You generally don’t think about how you sleep until you can’t sleep. But not being able to sleep can have adverse affects on life—and sleep position might be a factor.
An adult needs seven to nine hours of sleep a night, and if you’re not meeting that need, you might want to think about the position you’re sleeping in instead of fruitlessly counting sheep all night.
But is one sleeping position really “better” than another? We delved deep and here’s what we found out about these common ways to get some shut eye and the pros and cons of each position.
Congrats, back sleepers. Sleeping on your back is widely considered to be a good position for your spine and neck, as the back is straight and not bending haphazardly, as with some of the other positions. In fact, the best possible sleeping situation for your spine would be to sleep on your back, but with no pillow. Not that we are suggesting that (it sounds terrible)!
Bonus: there’s also some evidence that sleeping on your back leads to fewer wrinkles!
Sleep apnea is so directly linked to sleeping in this position that doctors literally recommend sleeping on your side to combat it. And any snoring associated with sleep apnea, of course, may impact partners or anyone nearby. Studies have also shown that those who sleep on their backs tend to be worse sleepers overall.
A very popular position. Sleeping on one’s left side in particular is good for pregnant women, as well as for those who deal with acid reflux and heartburn, making it easier for people dealing with those conditions to nod off.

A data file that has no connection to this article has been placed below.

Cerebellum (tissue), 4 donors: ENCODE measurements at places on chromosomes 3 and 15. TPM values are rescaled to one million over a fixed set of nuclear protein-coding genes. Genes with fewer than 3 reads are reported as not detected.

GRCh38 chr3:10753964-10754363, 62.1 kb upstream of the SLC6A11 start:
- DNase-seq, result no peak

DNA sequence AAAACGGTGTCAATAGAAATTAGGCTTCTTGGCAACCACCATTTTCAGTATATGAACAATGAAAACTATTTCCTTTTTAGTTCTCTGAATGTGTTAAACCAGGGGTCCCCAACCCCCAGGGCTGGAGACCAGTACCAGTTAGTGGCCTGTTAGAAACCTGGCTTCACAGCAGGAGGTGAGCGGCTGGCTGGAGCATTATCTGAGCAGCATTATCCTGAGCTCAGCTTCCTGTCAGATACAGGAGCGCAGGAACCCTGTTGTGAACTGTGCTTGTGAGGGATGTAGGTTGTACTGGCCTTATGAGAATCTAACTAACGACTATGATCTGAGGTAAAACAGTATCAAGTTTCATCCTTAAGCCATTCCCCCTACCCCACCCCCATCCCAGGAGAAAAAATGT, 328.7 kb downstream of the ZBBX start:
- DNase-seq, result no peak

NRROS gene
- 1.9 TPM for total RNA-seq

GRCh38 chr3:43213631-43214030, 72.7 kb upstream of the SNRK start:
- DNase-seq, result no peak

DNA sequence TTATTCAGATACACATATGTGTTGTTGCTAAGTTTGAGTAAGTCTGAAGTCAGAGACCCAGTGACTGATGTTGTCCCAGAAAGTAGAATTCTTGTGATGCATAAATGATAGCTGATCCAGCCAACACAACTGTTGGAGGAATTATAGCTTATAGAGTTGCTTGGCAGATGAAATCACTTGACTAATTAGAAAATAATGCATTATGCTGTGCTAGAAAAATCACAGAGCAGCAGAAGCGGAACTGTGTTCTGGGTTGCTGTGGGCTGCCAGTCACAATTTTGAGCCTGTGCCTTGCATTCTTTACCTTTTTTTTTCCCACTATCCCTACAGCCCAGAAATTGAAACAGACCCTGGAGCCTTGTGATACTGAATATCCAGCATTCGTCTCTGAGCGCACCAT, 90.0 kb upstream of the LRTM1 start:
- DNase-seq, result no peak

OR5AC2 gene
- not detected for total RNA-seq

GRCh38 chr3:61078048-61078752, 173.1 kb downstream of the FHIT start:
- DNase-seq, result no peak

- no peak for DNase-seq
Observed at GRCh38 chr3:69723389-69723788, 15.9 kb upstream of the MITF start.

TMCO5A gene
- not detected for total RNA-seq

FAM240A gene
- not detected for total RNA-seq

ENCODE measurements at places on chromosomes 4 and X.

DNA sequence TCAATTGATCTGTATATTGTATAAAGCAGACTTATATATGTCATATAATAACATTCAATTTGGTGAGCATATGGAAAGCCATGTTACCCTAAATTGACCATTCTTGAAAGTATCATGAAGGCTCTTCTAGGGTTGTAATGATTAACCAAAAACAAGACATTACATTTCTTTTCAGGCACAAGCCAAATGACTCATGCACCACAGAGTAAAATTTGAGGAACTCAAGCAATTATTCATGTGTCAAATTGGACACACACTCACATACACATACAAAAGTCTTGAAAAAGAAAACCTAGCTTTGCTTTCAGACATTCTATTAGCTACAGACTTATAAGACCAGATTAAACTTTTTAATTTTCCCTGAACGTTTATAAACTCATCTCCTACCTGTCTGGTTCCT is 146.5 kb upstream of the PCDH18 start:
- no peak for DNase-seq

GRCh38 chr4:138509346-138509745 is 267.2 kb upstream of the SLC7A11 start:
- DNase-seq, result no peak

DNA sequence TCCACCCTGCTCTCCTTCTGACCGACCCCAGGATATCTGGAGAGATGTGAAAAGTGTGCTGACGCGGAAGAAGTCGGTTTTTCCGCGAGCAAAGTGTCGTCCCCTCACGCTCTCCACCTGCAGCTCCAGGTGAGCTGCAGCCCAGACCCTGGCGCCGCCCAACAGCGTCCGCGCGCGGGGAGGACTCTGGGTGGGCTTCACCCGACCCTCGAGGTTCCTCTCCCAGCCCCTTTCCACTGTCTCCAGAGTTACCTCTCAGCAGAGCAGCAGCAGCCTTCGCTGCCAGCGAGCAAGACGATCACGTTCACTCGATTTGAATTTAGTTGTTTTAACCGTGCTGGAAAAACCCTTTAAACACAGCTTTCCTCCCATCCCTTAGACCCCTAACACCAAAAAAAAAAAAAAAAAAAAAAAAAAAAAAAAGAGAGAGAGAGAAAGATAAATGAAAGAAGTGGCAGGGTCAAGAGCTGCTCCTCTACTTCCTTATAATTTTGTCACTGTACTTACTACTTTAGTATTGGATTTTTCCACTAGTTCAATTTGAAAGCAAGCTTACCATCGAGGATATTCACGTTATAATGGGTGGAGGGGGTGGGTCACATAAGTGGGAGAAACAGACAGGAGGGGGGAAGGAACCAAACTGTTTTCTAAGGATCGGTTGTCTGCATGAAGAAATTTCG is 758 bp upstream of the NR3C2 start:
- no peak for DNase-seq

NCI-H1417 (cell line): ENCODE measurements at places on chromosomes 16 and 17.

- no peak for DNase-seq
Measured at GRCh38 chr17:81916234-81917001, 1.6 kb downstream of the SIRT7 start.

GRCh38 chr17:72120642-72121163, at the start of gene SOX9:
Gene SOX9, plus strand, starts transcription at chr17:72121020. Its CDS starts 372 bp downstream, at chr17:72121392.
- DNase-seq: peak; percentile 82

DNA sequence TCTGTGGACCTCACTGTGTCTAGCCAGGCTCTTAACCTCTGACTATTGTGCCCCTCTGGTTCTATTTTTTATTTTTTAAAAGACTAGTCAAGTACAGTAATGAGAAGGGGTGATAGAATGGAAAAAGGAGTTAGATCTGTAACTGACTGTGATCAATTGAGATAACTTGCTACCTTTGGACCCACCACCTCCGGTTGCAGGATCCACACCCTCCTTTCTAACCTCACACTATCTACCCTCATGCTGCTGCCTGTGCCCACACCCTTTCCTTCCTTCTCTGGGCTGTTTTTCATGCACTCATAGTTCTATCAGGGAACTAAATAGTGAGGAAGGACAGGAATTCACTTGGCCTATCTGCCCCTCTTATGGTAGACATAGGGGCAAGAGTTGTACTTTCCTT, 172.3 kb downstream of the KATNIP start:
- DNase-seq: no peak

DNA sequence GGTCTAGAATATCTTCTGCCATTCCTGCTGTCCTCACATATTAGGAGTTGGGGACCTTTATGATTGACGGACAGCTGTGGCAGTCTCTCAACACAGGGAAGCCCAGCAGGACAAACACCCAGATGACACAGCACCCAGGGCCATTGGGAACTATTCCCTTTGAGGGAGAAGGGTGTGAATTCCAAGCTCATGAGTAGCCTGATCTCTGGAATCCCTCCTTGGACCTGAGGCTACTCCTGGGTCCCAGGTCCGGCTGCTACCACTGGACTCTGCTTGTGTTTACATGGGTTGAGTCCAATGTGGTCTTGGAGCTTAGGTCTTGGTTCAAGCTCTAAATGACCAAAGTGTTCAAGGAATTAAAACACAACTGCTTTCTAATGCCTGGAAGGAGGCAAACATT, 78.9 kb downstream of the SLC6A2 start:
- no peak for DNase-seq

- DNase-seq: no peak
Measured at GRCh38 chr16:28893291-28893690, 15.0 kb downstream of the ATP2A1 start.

Sleeping on the left side is thought to be hard on the stomach and lungs (it puts pressure on those organs), and, as side sleepers will know well, the chances you come out of the morning with the dreaded dead-arm due to numbness are high. Switching sides can help.
Fetal Position Sleepers
A slight variation on side sleeping, the fetal position has you curled up with your legs tucked in. This position has some of the same benefits as sleeping on the side: it’s great for those who are pregnant (but not too pregnant!) and for overall blood circulation, and it’s actually more popular than the standard side sleep. It’s also good for snorers.
Curling up too tightly in this position might become a bad habit as you get older, as it can restrict breathing in your diaphragm. It can also leave you aching in the morning, especially if you have arthritis. If you’re a fetal sleeper, try to straighten out when you can to help ease your breathing.
There’s a virtual guarantee that you won’t snore.
Sleeping on your stomach can be hard on your back, as it tends to flatten the spine. Stomach sleepers can also strain their necks if the head gets turned to one side all night.
If you are already in the habit of sleeping on your stomach, you might want to try using pillows to train yourself to eventually sleep on your side. Your back and neck will thank you for it.
The Verdict on Sleep Position
The fact of the matter is that people sleep in whatever matter they find the comfiest, and knowing the pros and cons of each position may not change that. But if you’re experiencing aches, back pain, or an angry partner due to your snoring, it might benefit you to try out a different position. Here’s to peaceful nights and restful days.